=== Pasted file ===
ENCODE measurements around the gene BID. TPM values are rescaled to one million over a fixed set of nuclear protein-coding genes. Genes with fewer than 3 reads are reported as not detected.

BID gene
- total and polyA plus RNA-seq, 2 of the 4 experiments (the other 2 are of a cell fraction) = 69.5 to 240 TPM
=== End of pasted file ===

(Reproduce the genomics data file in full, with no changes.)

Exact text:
ENCODE measurements around the gene BID. TPM values are rescaled to one million over a fixed set of nuclear protein-coding genes. Genes with fewer than 3 reads are reported as not detected.

BID gene
- total and polyA plus RNA-seq, 2 of the 4 experiments (the other 2 are of a cell fraction) = 69.5 to 240 TPM